producing one of the most visually-spectacular explosions in years.
- Created on Tuesday, 17 April 2012 07:27
Check out the new Callsign database and Lookup facility.
QRZCQ seems a very good system with most information available as on other sites.
- Created on Monday, 16 April 2012 08:13
You might agree if you live in the southeastern United States.
Last April, a historic outburst of 202 tornadoes turned broad swaths of that part of the country into a disaster zone. "The event of April 27th and 28th 2011 was the costliest convective storm in U.S. history," said Kevin Knupp, professor of atmospheric sciences at the University of Alabama-Huntsville. And he doesn't just mean costly in terms of property damage -- 316 people lost their lives.
Of the 202 twisters that day, 62 tore through Alabama (Photo above/left) where Knupp works. Ten of them were ranked EF 4 and 5 on the Enhanced Fujita Scale. Three tornadoes churned paths more than 120 miles long, and a large number of the twisters cut swaths more than a half mile wide (Image below). Knupp saw the results first-hand, and he’s been studying them ever since. Aided by a team of graduate students and colleagues, he’s sifted through gigabytes of data1 collected by NASA and NOAA satellites and local ground sensors. A year later, they have drawn some interesting conclusions.
One discovery was how rapidly an EF-5 spun up near the small town of Hackleburg, Alabama.
"The Hackleburg storm got its act together really quickly," says Knupp. This particular twister formed only 50 minutes after the underlying thunderstorm appeared. For comparison, the average time for tornado formation is 2 hours. The twister blasted through north Alabama with winds over 200 mph, killing 72 people.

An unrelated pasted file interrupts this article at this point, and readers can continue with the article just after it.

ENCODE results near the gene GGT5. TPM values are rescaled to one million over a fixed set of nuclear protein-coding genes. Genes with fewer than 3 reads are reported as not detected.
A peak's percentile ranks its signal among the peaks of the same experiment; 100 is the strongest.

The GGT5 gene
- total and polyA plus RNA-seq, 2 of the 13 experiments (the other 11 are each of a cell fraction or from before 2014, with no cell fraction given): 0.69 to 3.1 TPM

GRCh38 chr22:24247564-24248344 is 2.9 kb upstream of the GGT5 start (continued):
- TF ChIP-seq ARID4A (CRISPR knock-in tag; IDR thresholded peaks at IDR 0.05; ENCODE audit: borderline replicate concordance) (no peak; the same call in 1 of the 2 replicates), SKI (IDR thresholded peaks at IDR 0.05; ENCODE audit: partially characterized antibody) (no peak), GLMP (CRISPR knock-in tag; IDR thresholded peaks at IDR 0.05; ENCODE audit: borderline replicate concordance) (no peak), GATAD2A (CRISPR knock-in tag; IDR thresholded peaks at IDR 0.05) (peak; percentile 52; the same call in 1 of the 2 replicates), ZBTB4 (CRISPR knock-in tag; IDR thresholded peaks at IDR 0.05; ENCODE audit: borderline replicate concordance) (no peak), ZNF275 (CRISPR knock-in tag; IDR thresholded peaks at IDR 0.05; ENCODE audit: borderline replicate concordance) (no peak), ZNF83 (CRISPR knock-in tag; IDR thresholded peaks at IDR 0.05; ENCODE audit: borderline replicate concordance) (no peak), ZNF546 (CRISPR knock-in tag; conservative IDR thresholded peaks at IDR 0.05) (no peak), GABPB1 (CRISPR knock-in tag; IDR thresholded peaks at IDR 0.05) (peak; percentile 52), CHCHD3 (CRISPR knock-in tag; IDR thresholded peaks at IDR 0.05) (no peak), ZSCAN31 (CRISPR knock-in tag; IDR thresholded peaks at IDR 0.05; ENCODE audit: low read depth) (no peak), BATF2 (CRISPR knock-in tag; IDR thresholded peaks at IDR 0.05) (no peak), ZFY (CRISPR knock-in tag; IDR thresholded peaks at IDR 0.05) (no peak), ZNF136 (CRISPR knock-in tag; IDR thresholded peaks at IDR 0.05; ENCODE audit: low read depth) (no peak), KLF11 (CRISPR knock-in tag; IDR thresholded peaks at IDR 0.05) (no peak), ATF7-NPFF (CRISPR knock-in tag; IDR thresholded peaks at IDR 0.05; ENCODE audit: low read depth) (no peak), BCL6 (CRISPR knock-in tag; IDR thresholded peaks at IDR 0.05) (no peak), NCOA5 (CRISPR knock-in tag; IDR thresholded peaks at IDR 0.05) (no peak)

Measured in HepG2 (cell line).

Knupp’s team believes that something called a "thermal boundary" set the stage for the birth of the killer. Cool, moist air on one side of the boundary formed a low cloud base –“kind of like a wall,” he explains. Warm air from the storm ran into the wall and swept upward. Updrafts are a key ingredient of tornadoes. In this case, updrafts as swift as 75 feet per second were recorded.
They also noticed that many of the tornadoes seemed to cluster in space and time. Knupp offers the example of Arab and Guntersville, neighboring communities not far from NASA’s Marshall Space Flight Center: "16 tornadoes touched down in the area -- 13 of them in a half hour period."
- Created on Tuesday, 10 April 2012 06:37
I expect the cards to be a few weeks before they arrive but as soon as they are, Direct/OQRS will be processed within a few hours and bureau cards will follow.
Thanks for you patience guys es GL to Dindo!